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Canku Ota

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(Many Paths)

An Online Newsletter Celebrating Native America


April 6, 2002 - Issue 58


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Native American Program a Big Draw

credits: art by R.C. Gorman
art by R.C. GormanBRIGHTON, MI - "Every few weeks, when regular classes are done, Brendan Ostrom returns to the classroom at Brighton High School for lessons he doesn't find during the traditional school day.

And tradition - Native American tradition -is part of the curriculum for Brighton's Indian Education program.

"I learned stuff I never knew before about my ancient heritage," said Brendan, 10, a Maltby Middle School seventh-grader. "I learned about Native American artists, and also learned the Navajo language was a major part of World War II; it was the only code the Japanese couldn't break."

The U.S. military used the Navajo Code Talkers extensively in from 1942-45. According to the U.S. Department of Navy's history center in Washington, the Navajo language answered military requirements for an indecipherable code: It is unwritten, extremely complex, has no alphabet and has syntax, tonal qualities and dialects that make it unintelligible without extensive experience or training.

The Japanese, though considered skilled code breakers, never understood it.

Of course, that's just one of many things Brendan and other Brighton students with American Indian backgrounds have learned in the program's 20 years. It includes a series of classes, about two hours each, held Wednesday evenings throughout the school year, and a few special projects and field trips.

"I think it's a very rewarding program; we don't have the elders to pass along the information," said parent Jeanette Mason.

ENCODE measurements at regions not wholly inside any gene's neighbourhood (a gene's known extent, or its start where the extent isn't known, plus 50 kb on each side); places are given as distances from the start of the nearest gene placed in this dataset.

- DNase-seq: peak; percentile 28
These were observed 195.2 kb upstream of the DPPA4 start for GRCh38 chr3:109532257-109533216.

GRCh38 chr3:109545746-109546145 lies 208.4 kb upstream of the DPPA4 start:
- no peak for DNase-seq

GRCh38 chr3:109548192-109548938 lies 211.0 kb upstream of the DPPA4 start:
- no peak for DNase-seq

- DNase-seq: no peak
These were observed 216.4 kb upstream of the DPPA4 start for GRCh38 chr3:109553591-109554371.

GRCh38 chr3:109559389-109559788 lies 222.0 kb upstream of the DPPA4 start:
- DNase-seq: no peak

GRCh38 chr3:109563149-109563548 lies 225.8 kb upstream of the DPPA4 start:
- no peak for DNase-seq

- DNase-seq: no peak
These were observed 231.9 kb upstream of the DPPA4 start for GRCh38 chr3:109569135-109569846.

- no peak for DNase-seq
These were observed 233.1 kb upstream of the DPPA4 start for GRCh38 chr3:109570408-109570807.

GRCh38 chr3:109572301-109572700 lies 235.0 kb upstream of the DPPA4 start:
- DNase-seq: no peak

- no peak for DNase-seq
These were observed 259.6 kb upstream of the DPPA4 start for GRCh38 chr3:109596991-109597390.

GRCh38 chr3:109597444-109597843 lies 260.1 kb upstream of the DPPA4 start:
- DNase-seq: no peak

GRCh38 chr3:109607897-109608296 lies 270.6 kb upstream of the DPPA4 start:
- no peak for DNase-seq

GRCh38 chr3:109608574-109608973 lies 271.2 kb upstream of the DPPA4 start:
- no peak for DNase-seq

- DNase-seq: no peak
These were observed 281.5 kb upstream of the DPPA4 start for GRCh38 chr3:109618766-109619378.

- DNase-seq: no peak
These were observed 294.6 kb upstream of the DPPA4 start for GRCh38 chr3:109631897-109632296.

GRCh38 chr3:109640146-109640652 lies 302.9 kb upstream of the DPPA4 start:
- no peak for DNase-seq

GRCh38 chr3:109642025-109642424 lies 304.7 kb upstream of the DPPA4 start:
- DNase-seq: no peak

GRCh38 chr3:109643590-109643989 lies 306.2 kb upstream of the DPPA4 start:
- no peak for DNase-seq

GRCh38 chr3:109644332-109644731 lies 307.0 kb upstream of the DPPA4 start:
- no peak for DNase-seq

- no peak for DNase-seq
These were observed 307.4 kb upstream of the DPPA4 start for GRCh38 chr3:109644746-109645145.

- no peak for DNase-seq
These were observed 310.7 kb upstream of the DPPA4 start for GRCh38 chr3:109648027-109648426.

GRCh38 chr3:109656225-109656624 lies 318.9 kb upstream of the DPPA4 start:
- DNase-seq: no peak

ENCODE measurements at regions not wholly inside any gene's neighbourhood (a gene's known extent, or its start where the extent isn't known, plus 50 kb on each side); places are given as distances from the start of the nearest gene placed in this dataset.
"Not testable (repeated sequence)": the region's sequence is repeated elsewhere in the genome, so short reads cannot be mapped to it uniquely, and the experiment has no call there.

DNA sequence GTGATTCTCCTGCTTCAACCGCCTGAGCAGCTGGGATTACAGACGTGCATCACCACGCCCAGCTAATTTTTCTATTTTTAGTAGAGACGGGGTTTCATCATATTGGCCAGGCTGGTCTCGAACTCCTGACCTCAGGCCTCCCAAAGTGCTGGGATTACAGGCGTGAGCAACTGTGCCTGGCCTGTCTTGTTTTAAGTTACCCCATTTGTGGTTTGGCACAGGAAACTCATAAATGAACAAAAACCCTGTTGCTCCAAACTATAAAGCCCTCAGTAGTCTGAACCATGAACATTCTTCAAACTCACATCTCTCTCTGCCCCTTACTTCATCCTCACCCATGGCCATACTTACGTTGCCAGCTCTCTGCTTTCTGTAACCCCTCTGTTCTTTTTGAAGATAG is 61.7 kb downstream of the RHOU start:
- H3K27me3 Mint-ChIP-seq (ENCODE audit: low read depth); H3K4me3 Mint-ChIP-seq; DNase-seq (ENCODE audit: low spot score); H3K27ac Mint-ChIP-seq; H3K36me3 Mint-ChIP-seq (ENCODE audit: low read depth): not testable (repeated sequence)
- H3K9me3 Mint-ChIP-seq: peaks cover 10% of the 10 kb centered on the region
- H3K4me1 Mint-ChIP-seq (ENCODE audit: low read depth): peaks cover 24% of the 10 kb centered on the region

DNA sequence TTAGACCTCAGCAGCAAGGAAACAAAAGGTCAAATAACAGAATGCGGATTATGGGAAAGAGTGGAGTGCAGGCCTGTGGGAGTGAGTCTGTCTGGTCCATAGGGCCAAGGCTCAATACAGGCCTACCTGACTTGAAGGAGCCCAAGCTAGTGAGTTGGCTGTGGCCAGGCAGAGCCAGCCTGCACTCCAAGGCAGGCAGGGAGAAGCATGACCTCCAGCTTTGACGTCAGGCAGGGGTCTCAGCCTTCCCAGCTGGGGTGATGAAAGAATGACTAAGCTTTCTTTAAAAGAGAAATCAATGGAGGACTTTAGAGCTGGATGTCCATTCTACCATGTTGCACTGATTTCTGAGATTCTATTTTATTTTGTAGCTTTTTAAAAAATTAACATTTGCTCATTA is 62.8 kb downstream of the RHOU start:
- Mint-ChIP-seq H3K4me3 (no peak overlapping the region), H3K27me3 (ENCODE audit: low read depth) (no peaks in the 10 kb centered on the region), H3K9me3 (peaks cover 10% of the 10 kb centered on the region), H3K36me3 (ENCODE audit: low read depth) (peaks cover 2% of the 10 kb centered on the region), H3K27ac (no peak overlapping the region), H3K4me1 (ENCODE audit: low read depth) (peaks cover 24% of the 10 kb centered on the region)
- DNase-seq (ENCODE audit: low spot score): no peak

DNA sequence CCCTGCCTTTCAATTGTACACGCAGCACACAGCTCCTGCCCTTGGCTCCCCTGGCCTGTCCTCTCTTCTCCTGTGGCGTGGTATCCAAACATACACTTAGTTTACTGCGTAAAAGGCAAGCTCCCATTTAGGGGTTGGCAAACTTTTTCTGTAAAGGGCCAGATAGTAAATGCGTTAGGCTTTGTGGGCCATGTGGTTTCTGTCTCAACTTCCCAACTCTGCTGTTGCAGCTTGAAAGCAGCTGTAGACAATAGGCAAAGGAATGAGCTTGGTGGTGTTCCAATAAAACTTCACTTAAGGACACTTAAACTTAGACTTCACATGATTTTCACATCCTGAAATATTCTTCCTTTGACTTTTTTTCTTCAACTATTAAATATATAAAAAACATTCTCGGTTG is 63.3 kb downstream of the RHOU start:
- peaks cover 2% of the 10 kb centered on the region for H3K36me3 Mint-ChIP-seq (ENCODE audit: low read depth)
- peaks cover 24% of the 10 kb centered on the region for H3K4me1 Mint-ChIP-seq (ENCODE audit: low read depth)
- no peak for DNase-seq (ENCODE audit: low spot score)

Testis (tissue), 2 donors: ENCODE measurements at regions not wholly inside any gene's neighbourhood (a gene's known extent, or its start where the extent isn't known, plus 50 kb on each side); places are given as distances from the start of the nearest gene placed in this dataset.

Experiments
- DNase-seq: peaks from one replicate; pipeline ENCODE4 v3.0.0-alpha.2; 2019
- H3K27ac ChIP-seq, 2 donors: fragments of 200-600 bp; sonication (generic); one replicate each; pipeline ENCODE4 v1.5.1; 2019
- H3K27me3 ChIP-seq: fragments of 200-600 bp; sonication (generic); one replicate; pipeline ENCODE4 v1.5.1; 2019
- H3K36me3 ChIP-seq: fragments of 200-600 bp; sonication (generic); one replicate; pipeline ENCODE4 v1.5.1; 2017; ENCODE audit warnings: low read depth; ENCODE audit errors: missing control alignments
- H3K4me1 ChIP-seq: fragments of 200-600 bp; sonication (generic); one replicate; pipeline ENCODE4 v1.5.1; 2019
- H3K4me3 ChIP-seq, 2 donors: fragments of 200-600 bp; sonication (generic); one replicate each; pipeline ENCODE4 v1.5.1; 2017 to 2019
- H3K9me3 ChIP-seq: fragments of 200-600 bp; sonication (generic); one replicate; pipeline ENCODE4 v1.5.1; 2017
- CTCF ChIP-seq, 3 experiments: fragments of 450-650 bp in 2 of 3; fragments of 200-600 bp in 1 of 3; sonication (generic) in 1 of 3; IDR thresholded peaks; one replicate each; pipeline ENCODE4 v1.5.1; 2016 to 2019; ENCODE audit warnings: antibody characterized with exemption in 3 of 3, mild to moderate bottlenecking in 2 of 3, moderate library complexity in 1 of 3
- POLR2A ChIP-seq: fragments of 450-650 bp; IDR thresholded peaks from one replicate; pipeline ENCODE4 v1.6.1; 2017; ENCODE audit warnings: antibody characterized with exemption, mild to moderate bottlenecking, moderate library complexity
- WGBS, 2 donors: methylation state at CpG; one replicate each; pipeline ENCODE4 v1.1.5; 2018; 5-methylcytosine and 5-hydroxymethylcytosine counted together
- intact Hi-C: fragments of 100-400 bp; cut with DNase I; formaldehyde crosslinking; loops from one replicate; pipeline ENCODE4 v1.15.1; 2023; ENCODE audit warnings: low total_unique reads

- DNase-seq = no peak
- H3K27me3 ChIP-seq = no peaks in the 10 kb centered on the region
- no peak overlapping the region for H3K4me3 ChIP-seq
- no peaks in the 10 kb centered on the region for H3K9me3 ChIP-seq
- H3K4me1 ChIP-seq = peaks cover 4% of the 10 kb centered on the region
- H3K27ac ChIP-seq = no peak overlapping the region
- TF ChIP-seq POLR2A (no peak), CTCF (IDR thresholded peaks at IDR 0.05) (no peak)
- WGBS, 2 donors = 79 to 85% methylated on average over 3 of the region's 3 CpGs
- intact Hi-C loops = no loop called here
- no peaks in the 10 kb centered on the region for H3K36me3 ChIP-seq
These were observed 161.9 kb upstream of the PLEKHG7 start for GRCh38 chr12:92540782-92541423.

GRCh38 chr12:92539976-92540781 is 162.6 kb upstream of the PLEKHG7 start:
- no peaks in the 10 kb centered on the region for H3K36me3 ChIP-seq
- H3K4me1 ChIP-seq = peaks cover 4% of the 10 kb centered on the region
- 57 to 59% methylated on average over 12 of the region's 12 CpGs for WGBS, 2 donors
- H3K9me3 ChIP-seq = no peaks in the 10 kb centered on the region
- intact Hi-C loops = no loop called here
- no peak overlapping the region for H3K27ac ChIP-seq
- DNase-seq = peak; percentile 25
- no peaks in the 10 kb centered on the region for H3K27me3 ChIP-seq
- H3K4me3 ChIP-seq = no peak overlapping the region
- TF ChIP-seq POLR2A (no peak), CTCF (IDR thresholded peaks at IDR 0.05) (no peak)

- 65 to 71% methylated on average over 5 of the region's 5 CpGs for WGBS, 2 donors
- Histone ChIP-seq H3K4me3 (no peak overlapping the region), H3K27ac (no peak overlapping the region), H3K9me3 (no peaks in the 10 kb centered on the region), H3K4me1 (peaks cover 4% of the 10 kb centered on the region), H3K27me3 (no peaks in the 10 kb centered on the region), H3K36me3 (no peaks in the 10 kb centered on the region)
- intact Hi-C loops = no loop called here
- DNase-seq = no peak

At a recent session, Jim Miller of Mikado, in Alcona County, taught the children to make ropes and birch bark knife sheaths. At another, instructor Linda Lehman told students about Navajo artist R.C. Gorman. The students also have learned traditional Navajo crafts, such as basket-weaving. And in June, they are headed to Fort Michilimackinac in Mackinaw City and the Ojibwa museum in Sault Ste. Marie.

The program is funded through Title IX and the U.S. Department of Education's Office of Indian Education. The grant is small, $27,000 this year, but many say program director Teresa Murray gets the most possible bang out of her buck.

"It offers my kids a lot more than I could offer them myself," said Brendan's mother, Maureen Ostrom. "We're quite proud of the fact that our district is making the effort."

Enrolled in the program this year are 110 of the 130 Brighton students - 1.8 percent of the 7,039-student district - who identified themselves as of Native American heritage. While students must be at least part-Indian to enroll, there is no proof required as long as they can identify their tribe.

Brighton Assistant Superintendent for Curriculum Bonnie Riutta said she believes strongly in the importance of continuing the program despite dwindling federal funding.

"Brighton is so culturally undiverse that it's important to understand and respect other cultures," Riutta said. "It's a chance to educate more young people about our true history."

The academic instruction comes from Native American authors, rather than typical classroom texts, so that the native history is presented from the Indian perspective.

"The focus of the program is education," said Murray, who has been with the program for 15 years and director since 1992. Murray also is half Algonquin, on her mother's side.

"The kids aren't getting the same perspective on history in the classroom" as they get here, she said.

Brighton is one of just two districts in Livingston County that offer such a program. Fowlerville is the other, and both are part of a consortium called "Gathered Feathers," a group of four southeastern Michigan districts with Indian Education programs. The other consortium members are Walled Lake and Hazel Park."

Brighton, MI Map

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  Canku Ota is a free Newsletter celebrating Native America, its traditions and accomplishments . We do not provide subscriber or visitor names to anyone. Some articles presented in Canku Ota may contain copyright material. We have received appropriate permissions for republishing any articles. Material appearing here is distributed without profit or monetary gain to those who have expressed an interest. This is in accordance with Title 17 U.S.C. section 107.  

Canku Ota is a copyright © 2000, 2001, 2002 of Vicki Lockard and Paul Barry.


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